After months of uncertainty, and hours of tortuous negotiations, an agreement is ready to be put to Theresa May’s cabinet.
There have been plenty of false starts over the past few months but this really is a pivotal moment in the long road to Brexit.
If the cabinet accepts the many compromises necessarily contained within it as the best outcome which can now be achieved, the government will have cleared the first hurdle.
That will allow an emergency EU summit to take place at the end of November to sign off a deal.
Whether the Brexiteers in cabinet can accept it will partly be determined by whether they think it can clear its next and bigger hurdle – Parliament.
A vote will likely be held in December which will make or break the agreement.
In the Conservative party, the arithmetic looks hard to surmount.
Brexiteers such as Boris Johnson, Jacob Rees-Mogg and Iain Duncan Smith haven’t yet seen the agreement – which will be published this afternoon, if signed off – but have already declared their implacable opposition.
Arch Remainers such as former ministers Jo Johnson and Justine Greening have broken cover to say they believe this is an act of national self-harm and they won’t back it either.
The DUP, whose 10 MPs lend Mrs May her majority, have suggested they would vote it down as it would breach their red lines, as would Labour.
Round-the-clock negotiations over the past couple of days have led to what Number 10 believe is a sellable compromise.
They have rejected the EU’s plan for a backstop specific to Northern Ireland – leaving it effectively in the single market if no other arrangement is found to keep the border open.
For the cabinet's Brexiteers, the document is a long deviation from the referendum campaign two years ago
A senior source told me only the prime minister’s plan for the whole of the UK to stay in a customs union with the EU is in the 500-page agreement.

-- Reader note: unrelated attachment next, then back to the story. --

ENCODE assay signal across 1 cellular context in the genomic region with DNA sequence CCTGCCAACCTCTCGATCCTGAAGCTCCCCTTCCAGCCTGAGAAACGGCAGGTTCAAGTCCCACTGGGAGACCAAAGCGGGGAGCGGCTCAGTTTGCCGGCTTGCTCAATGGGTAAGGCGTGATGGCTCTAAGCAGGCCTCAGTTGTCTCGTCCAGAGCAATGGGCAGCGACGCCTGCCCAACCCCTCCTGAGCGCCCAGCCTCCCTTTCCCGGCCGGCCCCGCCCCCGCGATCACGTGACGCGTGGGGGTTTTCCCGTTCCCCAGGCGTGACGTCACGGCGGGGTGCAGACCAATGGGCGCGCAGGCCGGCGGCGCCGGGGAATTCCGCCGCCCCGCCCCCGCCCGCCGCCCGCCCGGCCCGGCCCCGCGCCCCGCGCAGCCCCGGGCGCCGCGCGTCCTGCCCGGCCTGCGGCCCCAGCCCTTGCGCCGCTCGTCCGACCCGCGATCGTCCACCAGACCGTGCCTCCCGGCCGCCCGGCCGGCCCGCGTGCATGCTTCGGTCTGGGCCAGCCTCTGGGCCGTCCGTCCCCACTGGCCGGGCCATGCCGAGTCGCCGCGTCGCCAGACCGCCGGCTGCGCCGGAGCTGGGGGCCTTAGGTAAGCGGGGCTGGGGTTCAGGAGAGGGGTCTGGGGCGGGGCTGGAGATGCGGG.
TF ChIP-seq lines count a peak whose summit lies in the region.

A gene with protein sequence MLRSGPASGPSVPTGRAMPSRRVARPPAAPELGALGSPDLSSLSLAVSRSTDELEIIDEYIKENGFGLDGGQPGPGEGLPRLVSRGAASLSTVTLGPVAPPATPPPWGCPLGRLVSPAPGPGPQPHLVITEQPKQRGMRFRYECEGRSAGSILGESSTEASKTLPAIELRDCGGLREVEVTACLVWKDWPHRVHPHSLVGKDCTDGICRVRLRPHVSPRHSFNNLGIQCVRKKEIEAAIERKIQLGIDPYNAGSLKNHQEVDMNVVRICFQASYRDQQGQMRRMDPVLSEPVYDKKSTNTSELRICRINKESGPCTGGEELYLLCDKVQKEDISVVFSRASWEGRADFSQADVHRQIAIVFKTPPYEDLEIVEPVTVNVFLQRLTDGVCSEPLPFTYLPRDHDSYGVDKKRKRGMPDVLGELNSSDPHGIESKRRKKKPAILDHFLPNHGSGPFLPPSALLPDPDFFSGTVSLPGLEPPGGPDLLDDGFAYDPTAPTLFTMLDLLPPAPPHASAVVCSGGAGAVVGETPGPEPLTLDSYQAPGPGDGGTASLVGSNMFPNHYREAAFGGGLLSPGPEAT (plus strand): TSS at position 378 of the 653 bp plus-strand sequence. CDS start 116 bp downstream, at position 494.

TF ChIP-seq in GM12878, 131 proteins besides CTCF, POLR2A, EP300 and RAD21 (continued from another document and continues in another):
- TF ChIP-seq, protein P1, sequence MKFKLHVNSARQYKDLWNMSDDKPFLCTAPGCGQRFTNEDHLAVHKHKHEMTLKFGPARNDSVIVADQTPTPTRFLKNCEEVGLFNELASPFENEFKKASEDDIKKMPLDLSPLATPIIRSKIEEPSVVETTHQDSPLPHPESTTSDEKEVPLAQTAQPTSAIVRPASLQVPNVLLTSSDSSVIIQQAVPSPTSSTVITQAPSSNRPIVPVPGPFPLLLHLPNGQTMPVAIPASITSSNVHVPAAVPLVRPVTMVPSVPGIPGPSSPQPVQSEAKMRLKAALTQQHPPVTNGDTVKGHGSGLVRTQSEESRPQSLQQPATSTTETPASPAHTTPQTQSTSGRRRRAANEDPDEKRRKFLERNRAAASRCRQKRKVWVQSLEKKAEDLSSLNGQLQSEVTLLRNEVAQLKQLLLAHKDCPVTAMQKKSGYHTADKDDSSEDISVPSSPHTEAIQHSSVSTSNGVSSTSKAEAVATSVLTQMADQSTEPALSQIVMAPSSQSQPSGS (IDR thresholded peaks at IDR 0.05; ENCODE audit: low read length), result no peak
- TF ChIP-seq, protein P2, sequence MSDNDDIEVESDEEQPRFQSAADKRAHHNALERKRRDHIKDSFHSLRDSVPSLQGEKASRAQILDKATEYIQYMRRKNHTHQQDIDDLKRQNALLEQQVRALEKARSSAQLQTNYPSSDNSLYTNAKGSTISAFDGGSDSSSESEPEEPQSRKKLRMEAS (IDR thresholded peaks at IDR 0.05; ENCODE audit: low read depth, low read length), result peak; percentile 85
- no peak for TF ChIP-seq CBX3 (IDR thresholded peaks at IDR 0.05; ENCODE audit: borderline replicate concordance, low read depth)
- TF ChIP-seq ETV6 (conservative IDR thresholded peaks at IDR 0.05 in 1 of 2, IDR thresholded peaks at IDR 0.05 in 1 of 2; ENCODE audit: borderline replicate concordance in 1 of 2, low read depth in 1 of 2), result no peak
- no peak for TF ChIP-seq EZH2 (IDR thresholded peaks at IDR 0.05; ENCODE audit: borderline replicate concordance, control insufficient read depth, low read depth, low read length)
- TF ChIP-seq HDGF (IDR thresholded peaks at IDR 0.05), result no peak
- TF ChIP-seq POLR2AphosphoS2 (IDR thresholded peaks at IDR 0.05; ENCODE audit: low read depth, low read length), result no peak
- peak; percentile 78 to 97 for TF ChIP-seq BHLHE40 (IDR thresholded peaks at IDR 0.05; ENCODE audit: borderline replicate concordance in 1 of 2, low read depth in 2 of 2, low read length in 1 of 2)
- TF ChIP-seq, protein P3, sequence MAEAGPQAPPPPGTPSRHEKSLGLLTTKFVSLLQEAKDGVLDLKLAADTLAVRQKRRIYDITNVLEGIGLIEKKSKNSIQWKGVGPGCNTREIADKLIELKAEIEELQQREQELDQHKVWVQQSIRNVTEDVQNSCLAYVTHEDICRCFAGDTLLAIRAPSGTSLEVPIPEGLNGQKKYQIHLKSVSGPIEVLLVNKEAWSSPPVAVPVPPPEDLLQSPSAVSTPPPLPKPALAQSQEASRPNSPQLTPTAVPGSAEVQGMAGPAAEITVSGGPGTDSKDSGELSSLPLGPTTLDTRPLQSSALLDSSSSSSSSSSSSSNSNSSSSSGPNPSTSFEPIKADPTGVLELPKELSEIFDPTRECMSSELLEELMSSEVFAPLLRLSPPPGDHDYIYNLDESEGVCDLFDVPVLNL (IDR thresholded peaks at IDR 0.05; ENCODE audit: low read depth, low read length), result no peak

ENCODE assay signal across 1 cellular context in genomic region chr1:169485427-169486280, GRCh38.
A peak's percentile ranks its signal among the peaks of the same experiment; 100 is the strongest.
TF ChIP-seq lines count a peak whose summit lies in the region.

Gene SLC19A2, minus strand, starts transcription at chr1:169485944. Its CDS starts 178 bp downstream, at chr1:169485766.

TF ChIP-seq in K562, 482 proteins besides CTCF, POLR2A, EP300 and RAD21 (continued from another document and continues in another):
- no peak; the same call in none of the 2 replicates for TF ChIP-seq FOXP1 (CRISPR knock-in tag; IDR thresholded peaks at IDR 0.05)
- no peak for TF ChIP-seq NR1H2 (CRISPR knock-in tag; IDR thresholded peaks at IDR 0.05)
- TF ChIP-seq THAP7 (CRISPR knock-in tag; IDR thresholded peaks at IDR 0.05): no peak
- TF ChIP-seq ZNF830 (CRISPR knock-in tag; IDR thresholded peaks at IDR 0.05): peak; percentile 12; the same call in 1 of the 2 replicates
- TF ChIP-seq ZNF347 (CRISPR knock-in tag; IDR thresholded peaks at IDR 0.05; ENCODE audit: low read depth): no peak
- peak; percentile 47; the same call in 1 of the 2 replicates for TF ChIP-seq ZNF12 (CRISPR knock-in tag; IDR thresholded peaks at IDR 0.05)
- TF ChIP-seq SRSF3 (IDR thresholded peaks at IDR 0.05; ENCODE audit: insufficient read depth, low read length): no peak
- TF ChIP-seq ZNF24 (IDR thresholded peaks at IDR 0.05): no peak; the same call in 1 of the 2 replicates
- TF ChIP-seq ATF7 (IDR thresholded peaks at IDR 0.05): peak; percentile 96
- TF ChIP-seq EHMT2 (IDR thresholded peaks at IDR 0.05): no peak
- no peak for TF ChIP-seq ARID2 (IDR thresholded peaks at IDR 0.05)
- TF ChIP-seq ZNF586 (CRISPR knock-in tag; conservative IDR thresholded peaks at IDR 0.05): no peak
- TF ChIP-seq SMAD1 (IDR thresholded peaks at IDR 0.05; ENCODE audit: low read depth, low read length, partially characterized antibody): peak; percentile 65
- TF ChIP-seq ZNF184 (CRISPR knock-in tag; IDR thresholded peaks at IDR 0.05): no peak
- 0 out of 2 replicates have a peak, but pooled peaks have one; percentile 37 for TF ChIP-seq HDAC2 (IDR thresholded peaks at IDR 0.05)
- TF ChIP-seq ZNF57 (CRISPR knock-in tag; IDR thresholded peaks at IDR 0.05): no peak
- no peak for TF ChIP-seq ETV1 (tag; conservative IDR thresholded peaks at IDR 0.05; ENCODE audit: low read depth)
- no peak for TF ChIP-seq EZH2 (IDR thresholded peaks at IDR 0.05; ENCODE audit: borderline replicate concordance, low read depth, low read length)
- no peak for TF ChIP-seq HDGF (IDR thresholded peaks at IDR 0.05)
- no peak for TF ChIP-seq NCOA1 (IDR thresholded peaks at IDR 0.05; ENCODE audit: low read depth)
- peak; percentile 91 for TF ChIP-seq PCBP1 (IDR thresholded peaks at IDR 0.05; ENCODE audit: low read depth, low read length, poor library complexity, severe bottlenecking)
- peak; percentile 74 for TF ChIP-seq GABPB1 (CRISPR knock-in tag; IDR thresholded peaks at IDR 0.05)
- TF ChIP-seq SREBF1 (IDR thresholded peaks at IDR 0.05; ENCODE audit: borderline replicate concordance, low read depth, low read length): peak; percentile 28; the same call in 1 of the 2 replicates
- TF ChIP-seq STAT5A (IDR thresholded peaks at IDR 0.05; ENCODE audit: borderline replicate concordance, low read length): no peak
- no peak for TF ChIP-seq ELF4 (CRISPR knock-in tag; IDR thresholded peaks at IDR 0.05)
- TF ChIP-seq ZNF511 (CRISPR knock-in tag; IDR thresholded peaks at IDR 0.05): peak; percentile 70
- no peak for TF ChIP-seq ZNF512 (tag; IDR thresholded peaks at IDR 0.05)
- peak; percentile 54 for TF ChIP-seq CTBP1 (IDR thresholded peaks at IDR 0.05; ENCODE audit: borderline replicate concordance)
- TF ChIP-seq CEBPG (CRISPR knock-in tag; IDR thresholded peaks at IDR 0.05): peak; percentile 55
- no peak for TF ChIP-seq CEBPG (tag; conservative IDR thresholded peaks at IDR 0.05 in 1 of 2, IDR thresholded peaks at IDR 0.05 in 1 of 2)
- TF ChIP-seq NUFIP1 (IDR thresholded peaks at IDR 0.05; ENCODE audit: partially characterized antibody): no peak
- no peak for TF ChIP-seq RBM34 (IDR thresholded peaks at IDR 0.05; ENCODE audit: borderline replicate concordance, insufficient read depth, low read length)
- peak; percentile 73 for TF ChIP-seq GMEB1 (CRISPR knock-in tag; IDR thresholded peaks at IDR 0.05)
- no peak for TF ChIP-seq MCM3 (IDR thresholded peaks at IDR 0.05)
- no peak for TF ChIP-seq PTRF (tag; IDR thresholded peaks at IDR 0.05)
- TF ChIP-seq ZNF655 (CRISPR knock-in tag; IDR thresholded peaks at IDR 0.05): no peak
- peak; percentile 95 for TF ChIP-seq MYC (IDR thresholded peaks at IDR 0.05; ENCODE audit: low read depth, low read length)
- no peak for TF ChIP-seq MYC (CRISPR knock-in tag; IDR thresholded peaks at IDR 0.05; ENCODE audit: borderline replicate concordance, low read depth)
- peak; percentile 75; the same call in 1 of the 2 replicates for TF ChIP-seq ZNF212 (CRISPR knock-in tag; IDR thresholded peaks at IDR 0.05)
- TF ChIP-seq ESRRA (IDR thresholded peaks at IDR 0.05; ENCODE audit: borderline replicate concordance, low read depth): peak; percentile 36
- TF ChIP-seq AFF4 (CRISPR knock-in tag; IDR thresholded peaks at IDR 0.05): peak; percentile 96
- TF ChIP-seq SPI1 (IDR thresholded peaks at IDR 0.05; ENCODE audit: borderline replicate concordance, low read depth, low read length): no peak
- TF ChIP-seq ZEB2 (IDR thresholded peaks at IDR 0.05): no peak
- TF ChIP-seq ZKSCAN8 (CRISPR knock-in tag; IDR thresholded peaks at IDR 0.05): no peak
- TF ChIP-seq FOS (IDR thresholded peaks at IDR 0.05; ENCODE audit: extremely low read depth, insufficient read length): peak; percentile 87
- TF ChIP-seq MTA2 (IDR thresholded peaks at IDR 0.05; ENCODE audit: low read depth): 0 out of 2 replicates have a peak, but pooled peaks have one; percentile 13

“This is as far as it is possible to go”, will be the Mrs May’s message to her top team.
There is no plan B, is the implication.
“She will say this agreement delivers on the result of the referendum and gives us control of our money, our borders, our laws, fishing and agriculture,” a Downing Street source said.
But there is still deep concern among cabinet ministers that the UK will be unable to extricate itself from this arrangement without the EU’s say-so.
Or that the mechanism to dismantle it will be overseen by European judges – at one time a red line for Mrs May.
For the cabinet’s Brexiteers, the document is a long deviation from the referendum campaign two years ago.
But if they reject it, either to walk out in protest or force Mrs May to stand aside, they must weigh up whether a better outcome is possible or whether they are propelling the country towards either no deal or a delayed exit.
If they see defeat in Parliament as inevitable, they must weigh up if it is worth swallowing what they regard as unpalatable compromises.
Number 10 is twitchy.
Brexit Secretary Dominic Raab and other chief Leave-supporting cabinet ministers Andrea Leadsom, Michael Gove and Penny Mordaunt have stood by Mrs May’s plans so far.
They will meet for three hours this afternoon to weigh up the decision.
The stakes couldn’t be higher.